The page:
Jesus is the end of all things. All things have been brought under one head [Ephesians 1:10]; all things have been put in their rightful place under God through Jesus [Colossians 1:15-20]. (This fulfillment that He as a single individual experiences and embodies will be made the personal experience of all that are embraced in His redeeming work. The Lord of All chooses that all that He now has dominion over will continue as it is until He chooses to consummate in a day of His choosing. His reasons are His own!)
Apart from Christians the ancients—whoever they were—could not be made perfect. Forgiveness and faith and life with God all have a different complexion now that Jesus has come. Those glorious realities function with a finality that wasn’t possible for even true faith in pre-Jesus Christ times.
It’s obviously correct to say that there are differences between Paul’s and Abraham’s faith and forgiveness and relationship with God. But the differences have nothing to do with quality or with their reality! But since they lived at different points in the divine drama their faith and life with God contributed to the entire drama in different ways. Only   Christians are “the end time people.” There is no chosen “People of God” (1 Peter 2:9) beyond this era because the People of God in this era are the “Body of Christ” and there is no Lord beyond Him.
Ray McClendon helpfully summarized the matter like this: “For example, the reference to an unfolding drama enables us to ponder Hebrews 11:39-40 in this light: What does it really mean that, though faithful, they didn’t receive what was promised and only together with us are made perfect?

“We could put it this way. At the end of the second act (of, say, a two-act story), all of the actors come out, join hands, and bow. Receiving the accolades of the honor and glory of the completed story they presented. They all occupy (finally and in the end) the same stage; regardless of where their part was in the Story; regardless of whether it came in the first act or the second act and regardless of whether their part was small or large. The actors in the Act 1 didn’t come out after the first act to receive all of the honor and glory because that wasn’t fully revealed or known until the second act! It couldn’t possibly be fully understood or appreciated because the story was still being told and the finale had not yet come. The Abrahams, Melchizedeks, and Rahabs were all in supportive roles; they weren’t the stars nor did they appear in the final and critical stages of the story.
But when the Star appears and the climax plays itself out, all the Act 1 players take their rightful place beside the Act 2 players and together with them receive all the honor and glory (compare Hebrews 11:39-40 and 12:22-24). They’re entitled to share in the glory that comes to the Act 2 players because without them there could be no Act 2 players and no completed drama. In addition, it wasn’t until the whole story was told/known that everyone’s role could be fully understood and appreciated. Nevertheless, everyone’s place in the Story, in his or her own time and circumstances, was crucial and served the will of God who, in every generation, dealt faithfully with all the players that had a place in the drama.”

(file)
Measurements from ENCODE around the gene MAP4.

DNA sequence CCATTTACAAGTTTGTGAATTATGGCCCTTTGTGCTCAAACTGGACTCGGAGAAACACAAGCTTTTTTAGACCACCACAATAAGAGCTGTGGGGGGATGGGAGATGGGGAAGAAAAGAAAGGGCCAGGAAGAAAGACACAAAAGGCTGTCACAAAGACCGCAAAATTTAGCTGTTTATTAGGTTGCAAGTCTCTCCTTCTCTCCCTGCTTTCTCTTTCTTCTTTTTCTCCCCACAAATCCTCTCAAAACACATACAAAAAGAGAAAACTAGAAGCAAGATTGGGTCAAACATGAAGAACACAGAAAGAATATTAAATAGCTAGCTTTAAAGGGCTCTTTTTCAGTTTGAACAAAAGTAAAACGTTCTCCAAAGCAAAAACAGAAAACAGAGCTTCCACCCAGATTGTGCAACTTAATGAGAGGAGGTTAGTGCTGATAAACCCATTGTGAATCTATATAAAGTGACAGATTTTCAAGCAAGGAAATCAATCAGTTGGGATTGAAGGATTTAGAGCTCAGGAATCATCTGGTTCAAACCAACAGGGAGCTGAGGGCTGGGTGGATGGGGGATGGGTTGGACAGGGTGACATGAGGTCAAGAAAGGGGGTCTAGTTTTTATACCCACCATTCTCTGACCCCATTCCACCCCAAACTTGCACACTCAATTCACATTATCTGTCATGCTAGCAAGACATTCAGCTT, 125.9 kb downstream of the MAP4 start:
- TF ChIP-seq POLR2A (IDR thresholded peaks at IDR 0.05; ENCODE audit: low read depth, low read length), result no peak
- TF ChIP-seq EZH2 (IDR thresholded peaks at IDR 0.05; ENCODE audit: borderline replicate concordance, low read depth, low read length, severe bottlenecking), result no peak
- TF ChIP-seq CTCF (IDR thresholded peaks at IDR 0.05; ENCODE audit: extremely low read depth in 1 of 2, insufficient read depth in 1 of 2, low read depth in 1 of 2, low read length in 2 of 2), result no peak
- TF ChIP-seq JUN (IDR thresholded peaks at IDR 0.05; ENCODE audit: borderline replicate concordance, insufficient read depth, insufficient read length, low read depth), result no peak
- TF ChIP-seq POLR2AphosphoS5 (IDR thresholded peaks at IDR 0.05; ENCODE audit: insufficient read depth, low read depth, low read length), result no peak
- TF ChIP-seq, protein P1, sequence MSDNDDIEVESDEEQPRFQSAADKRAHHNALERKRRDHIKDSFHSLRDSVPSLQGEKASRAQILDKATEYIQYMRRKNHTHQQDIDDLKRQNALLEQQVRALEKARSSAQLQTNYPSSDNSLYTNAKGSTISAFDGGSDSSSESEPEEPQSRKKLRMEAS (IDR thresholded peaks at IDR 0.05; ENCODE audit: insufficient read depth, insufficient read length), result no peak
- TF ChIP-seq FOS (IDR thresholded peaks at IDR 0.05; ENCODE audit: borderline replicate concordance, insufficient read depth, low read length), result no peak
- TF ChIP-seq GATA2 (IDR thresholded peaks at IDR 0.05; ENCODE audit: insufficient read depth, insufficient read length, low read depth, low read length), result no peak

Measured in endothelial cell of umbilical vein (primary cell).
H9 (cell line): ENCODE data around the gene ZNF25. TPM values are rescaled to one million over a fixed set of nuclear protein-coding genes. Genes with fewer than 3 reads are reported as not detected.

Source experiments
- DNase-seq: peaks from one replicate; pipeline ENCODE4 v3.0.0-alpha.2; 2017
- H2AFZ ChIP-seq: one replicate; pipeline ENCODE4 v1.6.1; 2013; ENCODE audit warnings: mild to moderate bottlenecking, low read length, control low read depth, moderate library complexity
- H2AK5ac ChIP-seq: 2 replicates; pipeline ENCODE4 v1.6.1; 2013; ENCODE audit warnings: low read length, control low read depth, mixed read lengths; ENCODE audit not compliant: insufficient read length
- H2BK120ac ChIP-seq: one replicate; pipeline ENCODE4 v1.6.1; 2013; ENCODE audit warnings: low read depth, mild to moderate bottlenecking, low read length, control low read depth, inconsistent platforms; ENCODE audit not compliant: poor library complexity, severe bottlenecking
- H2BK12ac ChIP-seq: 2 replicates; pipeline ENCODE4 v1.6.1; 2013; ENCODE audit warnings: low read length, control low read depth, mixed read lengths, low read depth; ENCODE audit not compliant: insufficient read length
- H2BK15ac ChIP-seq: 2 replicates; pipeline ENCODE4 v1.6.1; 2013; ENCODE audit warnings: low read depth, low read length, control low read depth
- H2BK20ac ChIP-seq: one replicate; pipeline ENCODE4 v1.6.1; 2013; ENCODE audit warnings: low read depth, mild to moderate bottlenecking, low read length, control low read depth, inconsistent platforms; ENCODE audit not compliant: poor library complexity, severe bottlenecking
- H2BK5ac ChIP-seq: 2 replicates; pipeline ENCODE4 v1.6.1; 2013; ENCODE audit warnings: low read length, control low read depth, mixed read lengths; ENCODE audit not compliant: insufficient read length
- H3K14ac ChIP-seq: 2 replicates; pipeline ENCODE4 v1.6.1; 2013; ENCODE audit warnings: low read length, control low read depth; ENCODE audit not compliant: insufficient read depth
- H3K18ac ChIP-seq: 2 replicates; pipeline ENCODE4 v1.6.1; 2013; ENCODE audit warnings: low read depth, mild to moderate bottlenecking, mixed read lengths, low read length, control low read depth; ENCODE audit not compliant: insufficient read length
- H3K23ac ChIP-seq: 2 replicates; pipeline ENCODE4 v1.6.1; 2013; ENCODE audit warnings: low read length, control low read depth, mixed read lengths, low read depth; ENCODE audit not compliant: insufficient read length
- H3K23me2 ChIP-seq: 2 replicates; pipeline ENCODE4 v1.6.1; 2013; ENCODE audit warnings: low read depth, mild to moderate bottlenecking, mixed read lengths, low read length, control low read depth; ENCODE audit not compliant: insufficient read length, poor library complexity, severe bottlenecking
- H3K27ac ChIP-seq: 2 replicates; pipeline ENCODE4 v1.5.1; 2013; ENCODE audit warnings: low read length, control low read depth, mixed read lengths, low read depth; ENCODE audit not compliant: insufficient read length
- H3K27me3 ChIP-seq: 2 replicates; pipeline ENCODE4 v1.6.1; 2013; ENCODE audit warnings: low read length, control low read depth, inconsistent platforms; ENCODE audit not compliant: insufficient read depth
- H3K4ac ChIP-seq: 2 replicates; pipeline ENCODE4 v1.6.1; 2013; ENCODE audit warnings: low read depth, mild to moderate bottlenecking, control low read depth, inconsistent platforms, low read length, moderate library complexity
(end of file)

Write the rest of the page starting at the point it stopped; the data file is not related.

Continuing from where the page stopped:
(Look around at the people with whom you Supper on the Lord’s Day. Who is it that sings along with you, prays with you, reads and listens with you, shares their material blessings along with you and eats and drinks with you in the wondrous Supper that proclaims a wondrous Lord? See them for what they are. Obviously unimpressive it’s true, but then so was their Lord in His earthly ministering period (Isaiah 53:2; Mark 6:1-3) on His way to everlasting glorification as Lord of all. You and your fellow-believers are the visible witness and embodiment of breathtaking realities.)
Believe that! Wonder at that! Rejoice with trembling at that! Purpose by God’s grace to treat one another as that!

(Open our eyes, Holy Father, and so strengthen us by your amazing grace. For the world’s sake as well as our own. This prayer in the Lord Jesus.)


I do know it’s more than this, but part of our trouble with the way that God is running the world is that He’s too generous.
That remark will infuriate all sensitive non-believers and many believers but nonetheless I believe it’s true. In a world with multiplied millions hungry and abused the word “generosity” isn’t the first word that springs to mind. That makes sense but the sense it makes takes in only part of the story of the human race and the conclusion to that hasn’t been told. [Think noble things of God—see God in the person of the Lord Jesus Christ and think noble things of Him.]
In the meantime we hate to see villains prosper and the righteous and innocent (babies and such) suffer. Sometimes we hate it that God is generous to the evil and thankless; they shouldn’t be blessed at all. Many of us who talk a lot about His generosity are quick to say it should be limited to people like us. Well, we’re careful not to be that crass but we understandably link righteousness, kindness, compassion, generosity, gentleness, integrity and such with blessing. I’m not talking about earning! I have in mind the truth expressed in Psalm 1 (though that text needs developed and discussed at length).